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The cover of the Garrison Anthology CD.
The front cover of the Garrison Anthology CD.






The back cover of the Garrison Anthology CD.

Garrison Anthology inside tray card graphic.
The back cover of the Garrison Anthology CD, and inside tray card graphic.







garrison: the anthology
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Here are the liner notes and graphics for the Garrison Anthology 2-CD set, released in 2001. You can check out the songs here.

It’s the summer of 1975. My first band, The Patron Saints, had broken up a few years earlier, after recording Fohhoh Bohob in 1969 and its follow-up The Latimer Sessions in 1971. Former Patron Saint Joe Ivins had just moved back to New York, and he and I were anxious to re-group. I happened to run into old friend Jim Behnke, a formidable guitarist and  very capable keyboardist, who was looking to start something serious as well. On New Years Day, 1976, Joe lured us up to Garrison, NY, just across the Hudson River from West Point. Joe, his family, and good friend Don Kratzke had rented a great house (once used by Barbra Streisand while filming Hello Dolly) in the center of town. It had a suitably large basement for practicing and willing tenants, and cost us next to nothing; what else could you ask for?

We needed a fourth member to round out the group, so we put an ad in a local newspaper. We got a number of responses, but one really stood out. Dan Brown, not only played bass and guitar, but was a singer/songwriter as well, effectively doubling our creative output. So, sometime in the early months of 1976, after naming the band after the town we had adopted as our own, the final piece was now in place; or so we thought. Jim had to quit unexpectedly, so we were soon once again down to three looking for a fourth. We felt that we well taken care of in the guitar/bass department, so enter Chris Suchmann, the then 17-year-old keyboard wizard who became the newest member of Garrison.

When the recording bug bit again, we converted our practice area into a recording studio and laid down nine original tracks. We decided that we didn’t have enough money to actually put out an album, so we settled on a 45 RPM single instead: You Opened My Eyes b/w It’s In De Blood.  Although the single received a fair amount of local airplay (it was also popular in Texas and Australia, of all places!), Garrison as we knew it then broke up in 1977. I took this opportunity to record my solo album, Modern Phonography, which contained three of the tracks we had recorded for our aborted Garrison project. CD One of this compilation contains a wide assortment of music from the early period in Garrison’s history, 1976-1978.

After a shot at resurrecting the original band, Dan and I decided to reform the group with new personnel. In January 1979, a friend turned us on to guitarist extraordinaire Roy Ellingsen, late of MCA recording artists Jericho, who happened to be between groups at the time. And, as luck and fate would have it, Dan’s brother James knew an incredible drummer: we played one song with Kevin Brennan, and that was it. A new Garrison, with a harder-edged, more contemporary sound, was born.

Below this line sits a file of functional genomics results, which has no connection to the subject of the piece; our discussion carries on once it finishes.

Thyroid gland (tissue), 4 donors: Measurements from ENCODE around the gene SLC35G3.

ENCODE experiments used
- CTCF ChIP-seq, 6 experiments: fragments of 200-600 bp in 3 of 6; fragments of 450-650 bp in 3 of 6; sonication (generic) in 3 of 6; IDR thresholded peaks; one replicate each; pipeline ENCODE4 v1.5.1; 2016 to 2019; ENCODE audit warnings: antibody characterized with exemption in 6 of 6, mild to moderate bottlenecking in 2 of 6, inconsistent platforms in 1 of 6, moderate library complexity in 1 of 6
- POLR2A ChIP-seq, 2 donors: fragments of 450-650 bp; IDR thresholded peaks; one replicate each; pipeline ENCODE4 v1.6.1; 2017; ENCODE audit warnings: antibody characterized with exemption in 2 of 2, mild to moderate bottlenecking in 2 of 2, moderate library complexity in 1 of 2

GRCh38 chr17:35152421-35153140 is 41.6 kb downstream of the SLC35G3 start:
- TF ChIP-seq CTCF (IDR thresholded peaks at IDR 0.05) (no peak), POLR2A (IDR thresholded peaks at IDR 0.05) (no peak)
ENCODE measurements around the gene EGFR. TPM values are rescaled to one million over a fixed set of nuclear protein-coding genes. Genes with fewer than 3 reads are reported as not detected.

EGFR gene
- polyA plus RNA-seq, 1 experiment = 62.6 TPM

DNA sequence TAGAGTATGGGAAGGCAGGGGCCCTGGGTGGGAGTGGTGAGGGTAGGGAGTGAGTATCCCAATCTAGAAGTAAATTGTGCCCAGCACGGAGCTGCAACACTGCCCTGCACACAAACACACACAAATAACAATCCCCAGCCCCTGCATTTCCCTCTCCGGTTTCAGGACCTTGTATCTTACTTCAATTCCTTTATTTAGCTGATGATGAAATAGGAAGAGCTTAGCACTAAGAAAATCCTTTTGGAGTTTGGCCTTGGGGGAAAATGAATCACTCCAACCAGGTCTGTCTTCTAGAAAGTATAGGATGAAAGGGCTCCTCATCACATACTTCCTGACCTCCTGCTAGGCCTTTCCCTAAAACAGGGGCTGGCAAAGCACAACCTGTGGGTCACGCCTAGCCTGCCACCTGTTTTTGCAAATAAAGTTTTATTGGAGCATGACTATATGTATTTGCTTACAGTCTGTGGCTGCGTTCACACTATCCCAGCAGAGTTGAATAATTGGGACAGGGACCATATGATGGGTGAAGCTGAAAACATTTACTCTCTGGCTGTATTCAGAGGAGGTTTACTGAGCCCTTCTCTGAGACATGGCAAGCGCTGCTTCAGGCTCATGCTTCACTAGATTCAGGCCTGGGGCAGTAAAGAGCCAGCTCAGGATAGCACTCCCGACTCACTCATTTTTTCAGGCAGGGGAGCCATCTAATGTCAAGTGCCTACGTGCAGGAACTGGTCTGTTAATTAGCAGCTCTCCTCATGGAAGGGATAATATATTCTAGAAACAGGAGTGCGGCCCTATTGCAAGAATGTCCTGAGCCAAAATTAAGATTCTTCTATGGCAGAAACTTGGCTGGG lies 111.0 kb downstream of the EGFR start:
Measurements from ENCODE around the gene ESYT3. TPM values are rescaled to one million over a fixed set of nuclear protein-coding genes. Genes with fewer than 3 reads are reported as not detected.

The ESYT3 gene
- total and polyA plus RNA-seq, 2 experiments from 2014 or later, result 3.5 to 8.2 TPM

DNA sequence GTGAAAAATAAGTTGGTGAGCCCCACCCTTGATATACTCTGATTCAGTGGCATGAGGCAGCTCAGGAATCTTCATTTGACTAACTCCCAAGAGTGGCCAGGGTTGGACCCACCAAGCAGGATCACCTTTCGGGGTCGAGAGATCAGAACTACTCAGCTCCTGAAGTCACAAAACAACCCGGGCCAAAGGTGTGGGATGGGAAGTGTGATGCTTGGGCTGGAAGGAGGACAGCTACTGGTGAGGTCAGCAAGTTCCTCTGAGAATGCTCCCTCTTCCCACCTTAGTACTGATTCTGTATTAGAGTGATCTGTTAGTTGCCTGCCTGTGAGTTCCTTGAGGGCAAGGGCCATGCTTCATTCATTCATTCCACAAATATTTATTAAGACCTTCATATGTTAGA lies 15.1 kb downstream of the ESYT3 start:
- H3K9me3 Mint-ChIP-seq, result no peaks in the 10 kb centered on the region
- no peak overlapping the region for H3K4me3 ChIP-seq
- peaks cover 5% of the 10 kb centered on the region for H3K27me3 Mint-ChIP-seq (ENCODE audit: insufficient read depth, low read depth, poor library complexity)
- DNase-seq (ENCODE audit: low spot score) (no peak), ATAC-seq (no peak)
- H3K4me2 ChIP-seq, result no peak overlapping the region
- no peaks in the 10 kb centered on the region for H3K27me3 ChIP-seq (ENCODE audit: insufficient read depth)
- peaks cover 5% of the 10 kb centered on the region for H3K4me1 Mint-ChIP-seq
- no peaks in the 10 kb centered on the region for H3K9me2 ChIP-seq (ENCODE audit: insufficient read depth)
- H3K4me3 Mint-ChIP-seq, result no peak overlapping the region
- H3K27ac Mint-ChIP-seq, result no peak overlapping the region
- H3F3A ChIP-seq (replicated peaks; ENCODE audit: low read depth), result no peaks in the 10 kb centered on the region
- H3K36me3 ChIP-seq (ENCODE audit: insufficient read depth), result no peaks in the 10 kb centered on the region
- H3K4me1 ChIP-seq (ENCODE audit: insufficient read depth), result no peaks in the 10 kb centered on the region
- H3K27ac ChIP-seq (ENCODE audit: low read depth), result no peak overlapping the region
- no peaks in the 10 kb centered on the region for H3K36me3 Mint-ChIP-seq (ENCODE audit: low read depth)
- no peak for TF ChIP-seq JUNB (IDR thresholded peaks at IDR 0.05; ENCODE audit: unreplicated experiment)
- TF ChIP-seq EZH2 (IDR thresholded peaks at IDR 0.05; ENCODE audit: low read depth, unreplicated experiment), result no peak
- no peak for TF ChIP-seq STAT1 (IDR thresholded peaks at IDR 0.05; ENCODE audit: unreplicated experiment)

To defray the costs of producing Modern Phonography, I decided to sell some of the recording gear I no longer needed. Ward Bennett, a top NYC audio engineer, answered my ad. He and I hit it off right away; he was very interested in my recording projects and was buying my gear for the studio he was about to set up in his house. As he acquired equipment, he tested it by recording demos with the reunited Garrison as his subjects. CD Two contains these tracks, as well as a number of live cuts and demo tracks from 1979.

Despite a fair amount of radio airplay and promotion, a rising fan base and music industry interest, Garrison wasn’t to be. As so often happens when groups are on the verge of breaking through, we self-destructed. We played our last live gig at the end of January 1980. When I recorded 1982’s Sending Out Signals in Ward’s studio, I was lucky enough to have Kevin, Roy and Dan play on it with me, making it, in many ways, a Garrison album.

Since my solo albums contain a number of definitive Garrison performances, I’ve  designed this collection to showcase Dan’s songs, as well as compositions by other members of the various incarnations of the group. It gives me great satisfaction to know that this music is finally available, albeit a quarter of a century past when it should have been.

Eric Bergman,
May, 2001 (above liner notes taken from "Garrison Anthology")

Production, engineering (except for tracks 1,2 and 3 on CD Two, which were engineered by Ward Bennett and for all live tracks, which were engineered by Don Kratzke), mixing, graphic design and disc mastering by Eric Bergman. ' Tracks 1-8 on CD One were recorded at Hot Rock Studios, Garrison, NY. Tracks 1, 2 and 3 on CD Two were recorded at Ward Bennett Sound, Thornwood, NY., and tracks 6, 8, 9, 11, 13 and 14 were recorded at Mofo’s.' Photography by Don Kratzke, Bill Owens, Eric Bergman and P. Lynn Radok. ' Special thanks to Mike Albertini, Don Kratzke, Jim Brown, P. Lynn Radok, Joan, Carol Rice, Ken, Bill and Sue Ivins, Geoff Webb, Missy, Ward and Sharon Bennett, Carla(Mofo), April Newswander, Heather Dawn, Ingrid, Dick Piersall, Ginny and family, Bruce Pollock, Roberta Synal, Tom Bergman, John Doerschuk, Jackie Haigney, Kirk Foster, Dr. Tinzer, Rich and Laura Lynch, Jerry and, and Garrison fans and friends—past, present and future! ' For more on the history of this recording, Garrison and other related works, please visit Maxfield Multimedia’s website at www.

Garrison Anthology CD booklet graphics.

Garrison Anthology CD booklet graphics.

Garrison Anthology CD booklet graphics.

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